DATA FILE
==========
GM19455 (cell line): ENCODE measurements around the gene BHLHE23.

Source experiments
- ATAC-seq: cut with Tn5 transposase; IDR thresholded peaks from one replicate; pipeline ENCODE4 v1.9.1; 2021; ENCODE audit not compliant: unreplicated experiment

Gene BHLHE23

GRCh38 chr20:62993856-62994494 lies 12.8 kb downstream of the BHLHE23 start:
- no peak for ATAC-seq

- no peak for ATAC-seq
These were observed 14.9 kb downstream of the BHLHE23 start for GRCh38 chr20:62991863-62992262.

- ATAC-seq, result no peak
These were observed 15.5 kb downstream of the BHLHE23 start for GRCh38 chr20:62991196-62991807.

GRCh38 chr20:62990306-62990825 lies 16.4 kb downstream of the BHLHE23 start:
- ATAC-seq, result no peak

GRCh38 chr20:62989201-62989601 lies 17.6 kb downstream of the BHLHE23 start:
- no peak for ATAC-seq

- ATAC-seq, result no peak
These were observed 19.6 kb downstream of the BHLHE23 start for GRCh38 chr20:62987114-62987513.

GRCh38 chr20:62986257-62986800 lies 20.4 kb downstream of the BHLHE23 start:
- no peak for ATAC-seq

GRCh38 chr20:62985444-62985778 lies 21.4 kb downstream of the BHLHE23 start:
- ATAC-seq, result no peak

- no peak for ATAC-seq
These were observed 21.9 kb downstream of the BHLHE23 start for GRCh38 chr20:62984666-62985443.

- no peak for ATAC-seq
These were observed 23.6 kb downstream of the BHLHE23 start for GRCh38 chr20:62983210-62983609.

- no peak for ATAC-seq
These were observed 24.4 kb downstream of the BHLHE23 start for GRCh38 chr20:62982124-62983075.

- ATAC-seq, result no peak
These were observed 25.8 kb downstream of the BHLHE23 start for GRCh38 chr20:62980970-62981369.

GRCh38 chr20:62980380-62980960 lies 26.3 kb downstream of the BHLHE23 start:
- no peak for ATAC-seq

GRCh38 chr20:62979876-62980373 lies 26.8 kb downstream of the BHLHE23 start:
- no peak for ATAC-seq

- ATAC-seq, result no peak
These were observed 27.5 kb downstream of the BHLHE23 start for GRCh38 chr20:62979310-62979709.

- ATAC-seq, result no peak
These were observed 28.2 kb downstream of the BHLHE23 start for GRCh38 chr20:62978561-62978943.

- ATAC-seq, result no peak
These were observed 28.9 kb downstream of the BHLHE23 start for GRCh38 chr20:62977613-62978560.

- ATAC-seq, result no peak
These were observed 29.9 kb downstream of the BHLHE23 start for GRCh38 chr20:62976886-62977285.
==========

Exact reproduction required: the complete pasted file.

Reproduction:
GM19455 (cell line): ENCODE measurements around the gene BHLHE23.

Source experiments
- ATAC-seq: cut with Tn5 transposase; IDR thresholded peaks from one replicate; pipeline ENCODE4 v1.9.1; 2021; ENCODE audit not compliant: unreplicated experiment

Gene BHLHE23

GRCh38 chr20:62993856-62994494 lies 12.8 kb downstream of the BHLHE23 start:
- no peak for ATAC-seq

- no peak for ATAC-seq
These were observed 14.9 kb downstream of the BHLHE23 start for GRCh38 chr20:62991863-62992262.

- ATAC-seq, result no peak
These were observed 15.5 kb downstream of the BHLHE23 start for GRCh38 chr20:62991196-62991807.

GRCh38 chr20:62990306-62990825 lies 16.4 kb downstream of the BHLHE23 start:
- ATAC-seq, result no peak

GRCh38 chr20:62989201-62989601 lies 17.6 kb downstream of the BHLHE23 start:
- no peak for ATAC-seq

- ATAC-seq, result no peak
These were observed 19.6 kb downstream of the BHLHE23 start for GRCh38 chr20:62987114-62987513.

GRCh38 chr20:62986257-62986800 lies 20.4 kb downstream of the BHLHE23 start:
- no peak for ATAC-seq

GRCh38 chr20:62985444-62985778 lies 21.4 kb downstream of the BHLHE23 start:
- ATAC-seq, result no peak

- no peak for ATAC-seq
These were observed 21.9 kb downstream of the BHLHE23 start for GRCh38 chr20:62984666-62985443.

- no peak for ATAC-seq
These were observed 23.6 kb downstream of the BHLHE23 start for GRCh38 chr20:62983210-62983609.

- no peak for ATAC-seq
These were observed 24.4 kb downstream of the BHLHE23 start for GRCh38 chr20:62982124-62983075.

- ATAC-seq, result no peak
These were observed 25.8 kb downstream of the BHLHE23 start for GRCh38 chr20:62980970-62981369.

GRCh38 chr20:62980380-62980960 lies 26.3 kb downstream of the BHLHE23 start:
- no peak for ATAC-seq

GRCh38 chr20:62979876-62980373 lies 26.8 kb downstream of the BHLHE23 start:
- no peak for ATAC-seq

- ATAC-seq, result no peak
These were observed 27.5 kb downstream of the BHLHE23 start for GRCh38 chr20:62979310-62979709.

- ATAC-seq, result no peak
These were observed 28.2 kb downstream of the BHLHE23 start for GRCh38 chr20:62978561-62978943.

- ATAC-seq, result no peak
These were observed 28.9 kb downstream of the BHLHE23 start for GRCh38 chr20:62977613-62978560.

- ATAC-seq, result no peak
These were observed 29.9 kb downstream of the BHLHE23 start for GRCh38 chr20:62976886-62977285.